Nostalgia after empire and Gagauz factor in Moldovan politics. Op-Ed by Anatol Țăranu



The European principle - more money for more reforms -  should become applicable to the process of overcoming the trap of Soviet nostalgia for the Gagauz people...


Anatol Țăranu

On September 2, Maia Sandu, the President of the Republic of Moldova, paid a working visit to the Autonomous Territorial Unit of Gagauzia. The visit to Comrat generated a vivid echo in the press and on social media. “Dispute” was the key word that prevailed in the interpretation of this visit, which is explained by the impolite and provocative attitude of some of the representatives of the People’s Assembly of Gagauzia towards the President. This political incident brought the Gagauz problem back into public focus in Moldovan society, with voices more insistently predicting the eventual withdrawal of the status of autonomous unit offered to the region that has its center in Comrat in 1994. This way or another but the Gagauz problem continues to shake political life in the Republic of Moldova, causing a lot of headaches to the rulers in Chisinau.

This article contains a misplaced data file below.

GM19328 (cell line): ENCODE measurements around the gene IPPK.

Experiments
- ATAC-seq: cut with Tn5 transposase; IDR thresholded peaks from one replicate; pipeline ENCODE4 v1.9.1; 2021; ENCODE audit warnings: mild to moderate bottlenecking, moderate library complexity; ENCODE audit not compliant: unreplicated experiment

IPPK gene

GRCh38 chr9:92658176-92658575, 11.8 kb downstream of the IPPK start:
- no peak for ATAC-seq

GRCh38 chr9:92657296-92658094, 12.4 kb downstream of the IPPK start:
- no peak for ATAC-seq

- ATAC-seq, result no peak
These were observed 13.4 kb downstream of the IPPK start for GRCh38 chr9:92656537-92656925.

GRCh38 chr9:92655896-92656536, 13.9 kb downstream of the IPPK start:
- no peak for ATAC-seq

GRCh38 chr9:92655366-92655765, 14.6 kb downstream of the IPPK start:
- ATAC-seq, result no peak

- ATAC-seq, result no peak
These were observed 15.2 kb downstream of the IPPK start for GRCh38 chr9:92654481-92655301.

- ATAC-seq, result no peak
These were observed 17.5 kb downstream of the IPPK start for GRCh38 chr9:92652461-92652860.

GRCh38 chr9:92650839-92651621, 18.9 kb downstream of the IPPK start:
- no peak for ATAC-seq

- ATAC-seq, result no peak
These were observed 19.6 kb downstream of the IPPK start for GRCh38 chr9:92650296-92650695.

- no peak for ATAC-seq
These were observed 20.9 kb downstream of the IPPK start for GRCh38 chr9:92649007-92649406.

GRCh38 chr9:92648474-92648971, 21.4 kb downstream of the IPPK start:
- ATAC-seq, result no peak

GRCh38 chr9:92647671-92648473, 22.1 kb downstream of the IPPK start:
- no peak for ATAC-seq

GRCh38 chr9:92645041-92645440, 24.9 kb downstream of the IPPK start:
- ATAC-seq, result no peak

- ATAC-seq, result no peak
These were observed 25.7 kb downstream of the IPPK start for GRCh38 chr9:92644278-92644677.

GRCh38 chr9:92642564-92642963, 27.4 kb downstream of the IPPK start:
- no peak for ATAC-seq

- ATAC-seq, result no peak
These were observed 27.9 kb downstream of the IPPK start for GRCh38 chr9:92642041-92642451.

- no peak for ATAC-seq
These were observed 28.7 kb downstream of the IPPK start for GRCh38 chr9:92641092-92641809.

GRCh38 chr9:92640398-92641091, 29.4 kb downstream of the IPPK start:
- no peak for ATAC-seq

Historical explanations for loyalty to empire

The Gagauz problem in Moldova eastward the Prut appeared during the years of “perestroika”, when the process of democratization and “glasnost” triggered national emancipation movements in the Soviet republics, which finally led to the implosion of the USSR. However, unlike other suppressed nations of the Russian and Soviet empire, which aspired to freedom through the fall of the empire, the Gagauz minority opposed the dismemberment of the Soviet imperial state, opposing the national emancipation movement and the obtaining of state independence by the Moldovans in whose environment they live. The paradox of such an attitude in the people of Gagauzia towards the Moldovans has historical explanations.